This was a cross-sectional study whose participants (N= 1,445) were included in the I Levantamento Nacional sobre Padrões de Consumo de Álcool no Brasil (1st National Survey on Alcohol Consumption Patterns in Brazil).ª Data from this survey used multi-stage random cluster sampling to select 3,007 individuals of both sexes and aged 14 years or older, who represent the domestic Brazilian population. The sampling process involved three stages: First stage: selection of 143 cities, using the method of probability proportional to size; Second stage: selection of two census tracts for each city, except for the 14 largest cities selected, totaling 325 census tracts, also based on probability proportional to size; and Third stage: nine households were selected from each census tract by simple random sampling, followed by the selection of a family member to be interviewed, using the nearest next birthday as criterion of inclusion.

Household interviews were conducted, using a standardized closed questionnaire, which lasted one hour and was applied by qualified interviewers. Global sample was comprised of 2,522 interviewees, aged 17 years or older, in addition to 485 adolescents (aged from 14 to 17 years).

For the present study, only information about men (n= 631) and women (n= 814), married or cohabitating with someone in a conjugal relationship, was selected from this universe, using a "skipping" technique illustrated in the questionnaire. All 1,445 individuals answered 18 questions of the original questionnaireb about the occurrence of different types of violent behavior in the previous 12 months. All questions were adapted from the Conflict Tactics Scale form R.24

Men and women answered questions about mild violence (throwing an object; shoving, grabbing or shaking; slapping) and serious violence (hurting with kicks or bites; hitting or attempting to hit with an object; burning or scalding; forcing partner to have sexual intercourse; threatening with a knife or firearm; assaulting or attempting to assault with a knife or firearm). First, interviewees were asked whether they had already perpetrated any of these acts against their partners (perpetration); next, whether their partners had perpetrated these acts against them (victimization). Based on the responses, a variable of four levels was created: 1) participants were categorized into "mutual violence" if they answered "yes" to both perpetration and victimization; 2) "only perpetration" if they answered "yes" to perpetration of any item exclusively; 3) "only victim" if they answered "yes" to victimization, but did not perpetrate any acts; and 4) "without violence" if they were not involved in any episodes of violence (neither perpetration nor victimization). Researchers considered the presence of any type of violence (perpetration, victimization or both) for the "any IPV" variable and created a dichotomy (1=yes, if any type of violence was present; and 0=no, if no type of violence was present), using the four categories above. Consumption of alcoholic beverages during the episode was assessed after a positive report of IPV, with the repetition of the question about whether individual or his/her partner were drinking during the episode of IPV.

The final response rate of the overall sample was 66.4%.

In the statistical analysis, IPV prevalence rates were estimated and Ç2 tests were used to assess gender differences in the prevalence of IPV. Considering multi-stage cluster sampling, data were weighted to correct the probability of selection in the sample and the effects of non-response in this probability. Analyses were made using the SPSS Complex Samples 13.0.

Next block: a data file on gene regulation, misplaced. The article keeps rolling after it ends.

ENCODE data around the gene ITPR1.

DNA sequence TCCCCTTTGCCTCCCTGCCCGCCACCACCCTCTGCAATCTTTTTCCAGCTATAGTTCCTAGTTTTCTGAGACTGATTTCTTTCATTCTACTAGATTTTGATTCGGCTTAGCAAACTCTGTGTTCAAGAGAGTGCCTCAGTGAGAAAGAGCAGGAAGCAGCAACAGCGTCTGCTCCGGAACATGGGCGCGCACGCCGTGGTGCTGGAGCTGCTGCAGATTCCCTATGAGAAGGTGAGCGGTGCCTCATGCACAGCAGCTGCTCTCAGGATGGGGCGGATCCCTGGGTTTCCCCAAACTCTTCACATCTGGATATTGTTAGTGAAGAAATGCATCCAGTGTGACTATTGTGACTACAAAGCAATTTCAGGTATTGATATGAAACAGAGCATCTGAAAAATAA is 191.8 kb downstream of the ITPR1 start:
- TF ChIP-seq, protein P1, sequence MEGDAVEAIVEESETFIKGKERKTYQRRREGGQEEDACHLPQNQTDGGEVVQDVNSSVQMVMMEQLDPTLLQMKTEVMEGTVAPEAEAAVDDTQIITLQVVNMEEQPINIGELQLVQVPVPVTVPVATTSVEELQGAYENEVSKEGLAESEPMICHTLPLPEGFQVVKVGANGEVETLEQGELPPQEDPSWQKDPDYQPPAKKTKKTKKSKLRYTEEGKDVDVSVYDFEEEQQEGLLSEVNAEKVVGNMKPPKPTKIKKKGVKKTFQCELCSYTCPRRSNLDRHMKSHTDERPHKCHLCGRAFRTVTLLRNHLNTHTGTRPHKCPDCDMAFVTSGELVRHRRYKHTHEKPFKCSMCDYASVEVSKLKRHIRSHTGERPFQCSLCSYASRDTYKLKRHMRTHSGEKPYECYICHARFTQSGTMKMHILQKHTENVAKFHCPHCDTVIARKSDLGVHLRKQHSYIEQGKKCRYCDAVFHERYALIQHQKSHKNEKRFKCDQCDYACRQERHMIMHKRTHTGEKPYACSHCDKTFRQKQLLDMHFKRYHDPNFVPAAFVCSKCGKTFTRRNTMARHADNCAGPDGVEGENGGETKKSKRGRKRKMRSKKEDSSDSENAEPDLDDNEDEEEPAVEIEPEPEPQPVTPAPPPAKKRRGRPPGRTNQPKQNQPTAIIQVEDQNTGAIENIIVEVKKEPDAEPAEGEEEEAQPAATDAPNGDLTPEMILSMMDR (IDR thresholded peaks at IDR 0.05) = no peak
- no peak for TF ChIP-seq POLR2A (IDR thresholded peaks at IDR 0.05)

This study was approved by the Research Ethics Committee of the Universidade Federal de São Paulo (CEP 1672/04). All participants signed an informed consent form and were reminded of the confidential nature of the study before the interview. All individuals aged below 18 years obtained their parents' authorization to participate. Interview was conducted in a place in the home where privacy was assured.



Table 1 shows the general indices of violence and prevalence of different types of acts perpetrated by women and men. Women reported a significantly higher rate of any type of IPV in general (perpetration, victimization or both) than men (Ç2=4.76, df=1, p<0.05).

The most frequent type of mild violence perpetrated by men (7.4%) and women (9.3%) was "shoving, grabbing or shaking". The most common type of violence reported in episodes of victimization was "slapping". In general, acts of serious violence had a lower prevalence than that of acts of mild violence. The most frequent type of violence perpetrated by both sexes or reported in episodes of victimization was "hitting with an object". About 2% of men and 5% of women reported having hit their partner with an object. In addition, about 3% of men and 2% of women reported having been hit by their partner with an object (victimization). Fewer men reported mutual violence, when compared to women (5.3% and 6.3%, respectively). "Only perpetration" was reported by about 4% of men and 6% of women and "only victimization" by 1.5% of men and 2.6% of women.

Approximately four out of every ten men and one out of every ten women interviewed reported alcohol consumption during episode of IPV (Ç2 =19.38, df=1, p<0.001). Men reported similar indices of alcohol consumption for "mutual violence" and "only perpetration". Although the prevalence of male perpetration with alcohol consumption was higher than 15%, women only reported about 1%-2% of prevalence of episodes of "mutual violence" and "only perpetration". Both men and women reported prevalence of about 5% of "only victimization" and episodes of alcohol consumption (Table 2).

Almost half of the women and a third of the men reported that their partner drank during the episode of IPV (Ç2=3.73, df=1, p<0.05). Women also reported indices of "only perpetration" and "mutual violence" almost two times higher than those of men. On the other hand, men reported indices of "victimization" 1.5 times higher than those of women (Table 2).



IPV prevalence indices found are lower than those from certain specific population studies performed in the United States and from one recent study on urban population in Brazil.2,20 "Shoving, grabbing or shaking" and "hitting with an object" were the most prevalent forms of IPV, among mild and serious acts of violence. Women were involved in more episodes of mild and serious violence than men (although men were usually more violent than women). This may have resulted from the fact that men underreport perpetration of violence more frequently than women.4 In contrast, women may be afraid of retaliation if they reveal experiences of victimization, which may also lead to underreporting. The fact that women usually stay in a conjugal relationship out of fear of retaliation results in factors such as economic and social difficulties, emotional dependence, stigmatization and impunity not being considered a priority.16